Kat_Hooper | Apr 6, 2014 |
This woman and her goddamn cliff hangers! ( )
  LaurenKathryn | Mar 31, 2014 |
Showing 1-5 of 72 (next | show all)
I come here not to bury Dreamfever but to wonder at it. Who exactly is reading it and its earlier iterations? My mother, who consumes trashy hardcover bestsellers on a daily basis, declared it too junky “even for her.” It seems too weird and complicated to appeal to love-starved teenagers, but too cheesy and self-consciously “erotic” to appeal to the super-geeky ones. The recipes force me to assume the target audience is very strange housewives.
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Some people are a force of nature. Like wind or water over stone, they reshape lives. This book is dedicated to Amy Berkower.
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When I was in high school, I used to hate that Sylvia Plath poem where she talked about knowing the bottom, that she knew it with her great taproot and that it was what everybody else feared, but she didn't, because she'd been there.
I wasn't poised between stupid and testing my limits. Miles of uncharted stupid stretched on both sides of the line on which I stood.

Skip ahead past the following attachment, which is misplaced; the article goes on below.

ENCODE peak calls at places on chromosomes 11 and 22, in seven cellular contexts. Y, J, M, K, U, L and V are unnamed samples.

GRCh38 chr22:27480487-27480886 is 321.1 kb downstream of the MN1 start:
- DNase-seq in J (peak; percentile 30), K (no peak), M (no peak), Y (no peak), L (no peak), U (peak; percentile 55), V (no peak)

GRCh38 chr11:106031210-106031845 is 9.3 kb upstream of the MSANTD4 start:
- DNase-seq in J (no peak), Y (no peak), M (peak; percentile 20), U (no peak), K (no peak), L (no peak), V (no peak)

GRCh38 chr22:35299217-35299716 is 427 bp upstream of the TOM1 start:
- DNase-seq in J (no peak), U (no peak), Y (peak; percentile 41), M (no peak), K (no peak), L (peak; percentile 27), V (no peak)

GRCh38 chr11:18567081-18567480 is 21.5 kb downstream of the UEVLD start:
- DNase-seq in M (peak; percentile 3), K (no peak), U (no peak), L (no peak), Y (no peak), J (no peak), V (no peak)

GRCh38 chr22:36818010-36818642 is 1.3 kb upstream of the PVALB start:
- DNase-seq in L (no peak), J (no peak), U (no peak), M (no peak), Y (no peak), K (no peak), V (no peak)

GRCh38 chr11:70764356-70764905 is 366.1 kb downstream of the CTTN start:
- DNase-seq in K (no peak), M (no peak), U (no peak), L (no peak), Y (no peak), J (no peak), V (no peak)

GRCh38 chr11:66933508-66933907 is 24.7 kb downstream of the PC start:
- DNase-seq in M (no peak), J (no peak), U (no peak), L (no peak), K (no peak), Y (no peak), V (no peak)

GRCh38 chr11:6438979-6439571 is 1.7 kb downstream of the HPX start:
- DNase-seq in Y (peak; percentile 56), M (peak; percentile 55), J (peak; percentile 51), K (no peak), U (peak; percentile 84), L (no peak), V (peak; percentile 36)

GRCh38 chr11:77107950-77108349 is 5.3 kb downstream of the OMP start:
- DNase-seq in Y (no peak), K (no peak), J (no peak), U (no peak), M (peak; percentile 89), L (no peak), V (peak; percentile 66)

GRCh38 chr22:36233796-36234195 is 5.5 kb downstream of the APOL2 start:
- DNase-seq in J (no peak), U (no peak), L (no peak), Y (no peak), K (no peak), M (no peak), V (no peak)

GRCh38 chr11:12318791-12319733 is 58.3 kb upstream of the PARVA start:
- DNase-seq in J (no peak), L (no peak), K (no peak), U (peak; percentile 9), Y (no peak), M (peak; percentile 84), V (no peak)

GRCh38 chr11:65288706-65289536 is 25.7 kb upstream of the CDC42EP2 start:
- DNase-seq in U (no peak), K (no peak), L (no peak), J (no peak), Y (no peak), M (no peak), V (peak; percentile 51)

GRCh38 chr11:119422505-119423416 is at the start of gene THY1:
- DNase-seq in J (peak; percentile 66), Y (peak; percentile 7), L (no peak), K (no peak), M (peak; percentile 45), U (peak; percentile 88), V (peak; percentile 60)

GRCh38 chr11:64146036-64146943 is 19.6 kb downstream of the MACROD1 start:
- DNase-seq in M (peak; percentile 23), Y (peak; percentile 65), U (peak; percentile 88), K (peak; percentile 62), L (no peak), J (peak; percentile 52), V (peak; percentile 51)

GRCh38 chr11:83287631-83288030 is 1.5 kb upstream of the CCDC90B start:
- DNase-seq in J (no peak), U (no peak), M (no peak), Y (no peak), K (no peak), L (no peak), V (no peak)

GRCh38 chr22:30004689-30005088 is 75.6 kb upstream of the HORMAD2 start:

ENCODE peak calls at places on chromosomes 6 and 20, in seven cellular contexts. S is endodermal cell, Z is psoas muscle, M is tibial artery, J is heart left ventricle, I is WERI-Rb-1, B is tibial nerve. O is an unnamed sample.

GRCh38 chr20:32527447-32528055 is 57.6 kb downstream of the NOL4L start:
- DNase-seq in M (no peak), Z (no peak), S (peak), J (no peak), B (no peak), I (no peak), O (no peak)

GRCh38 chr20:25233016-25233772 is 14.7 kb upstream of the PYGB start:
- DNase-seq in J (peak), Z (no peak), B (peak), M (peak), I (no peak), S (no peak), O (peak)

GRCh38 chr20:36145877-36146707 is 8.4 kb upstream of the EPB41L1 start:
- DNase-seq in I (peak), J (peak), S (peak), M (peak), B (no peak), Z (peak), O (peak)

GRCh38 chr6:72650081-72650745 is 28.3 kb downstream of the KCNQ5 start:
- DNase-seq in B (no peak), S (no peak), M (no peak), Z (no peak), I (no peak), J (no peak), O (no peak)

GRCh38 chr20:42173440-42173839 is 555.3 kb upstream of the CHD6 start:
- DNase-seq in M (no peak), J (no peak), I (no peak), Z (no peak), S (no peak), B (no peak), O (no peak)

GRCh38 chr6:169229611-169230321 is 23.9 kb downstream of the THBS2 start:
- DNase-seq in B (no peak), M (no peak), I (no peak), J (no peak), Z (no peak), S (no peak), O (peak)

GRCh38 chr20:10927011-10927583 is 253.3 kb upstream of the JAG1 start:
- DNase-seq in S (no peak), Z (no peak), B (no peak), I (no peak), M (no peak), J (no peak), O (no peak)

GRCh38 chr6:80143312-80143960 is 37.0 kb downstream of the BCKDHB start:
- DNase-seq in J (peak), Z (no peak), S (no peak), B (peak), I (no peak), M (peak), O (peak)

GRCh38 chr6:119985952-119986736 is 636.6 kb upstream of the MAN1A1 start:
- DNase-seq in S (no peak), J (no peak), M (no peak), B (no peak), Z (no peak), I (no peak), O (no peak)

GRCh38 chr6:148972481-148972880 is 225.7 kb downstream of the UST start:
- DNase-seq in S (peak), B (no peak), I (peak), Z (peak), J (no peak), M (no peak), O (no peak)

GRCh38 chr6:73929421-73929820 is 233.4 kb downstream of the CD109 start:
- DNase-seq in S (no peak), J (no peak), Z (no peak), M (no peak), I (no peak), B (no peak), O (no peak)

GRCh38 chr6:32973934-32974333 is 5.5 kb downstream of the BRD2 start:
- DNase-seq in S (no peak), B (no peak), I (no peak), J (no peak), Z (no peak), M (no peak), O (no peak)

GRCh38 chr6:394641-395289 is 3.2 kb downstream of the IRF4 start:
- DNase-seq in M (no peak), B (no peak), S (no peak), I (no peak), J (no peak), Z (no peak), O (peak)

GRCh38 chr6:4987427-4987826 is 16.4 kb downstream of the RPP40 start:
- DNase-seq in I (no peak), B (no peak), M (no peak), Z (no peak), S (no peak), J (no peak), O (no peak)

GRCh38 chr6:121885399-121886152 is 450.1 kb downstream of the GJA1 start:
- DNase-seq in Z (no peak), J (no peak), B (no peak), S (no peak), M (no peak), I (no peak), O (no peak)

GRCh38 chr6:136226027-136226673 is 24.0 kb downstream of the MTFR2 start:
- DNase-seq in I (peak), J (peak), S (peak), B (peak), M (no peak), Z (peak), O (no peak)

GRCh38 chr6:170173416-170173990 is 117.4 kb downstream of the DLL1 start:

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Book description

They may have stolen my past, but I’ll never let them take my future.

When the walls between Man and Fae come crashing down, freeing the insatiable, immortal Unseelie from their icy prison, MacKayla Lane is caught in a deadly trap. Captured by the Fae Lord Master, she is left with no memory of who or what she is: the only sidhe-seer alive who can track the Sinsar Dubh, a book of arcane black magic that holds the key to controlling both worlds.

Clawing her way back from oblivion is only the first step Mac must take down a perilous path, from the battle-filled streets of Dublin to the treacherous politics of an ancient, secret sect, through the tangled lies of men who claim to be her allies into the illusory world of the Fae themselves, where nothing is as it seems—and Mac is forced to face a soul-shattering truth.

Who do you trust when you can’t even trust yourself?

Don’t miss the entire MacKayla Lane series:

• Book 1: Darkfever
• Book 2: Bloodfever
• Book 3: Faefever
• Book 4: Dreamfever
• Book 5: Shadowfever
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Atlanta suburb resident MacKayla Lane discovers her ability to see into the realm of the Fae after the devastating murder of her sister and attracts the unwanted attention of Seelie, vampire, and human assassins.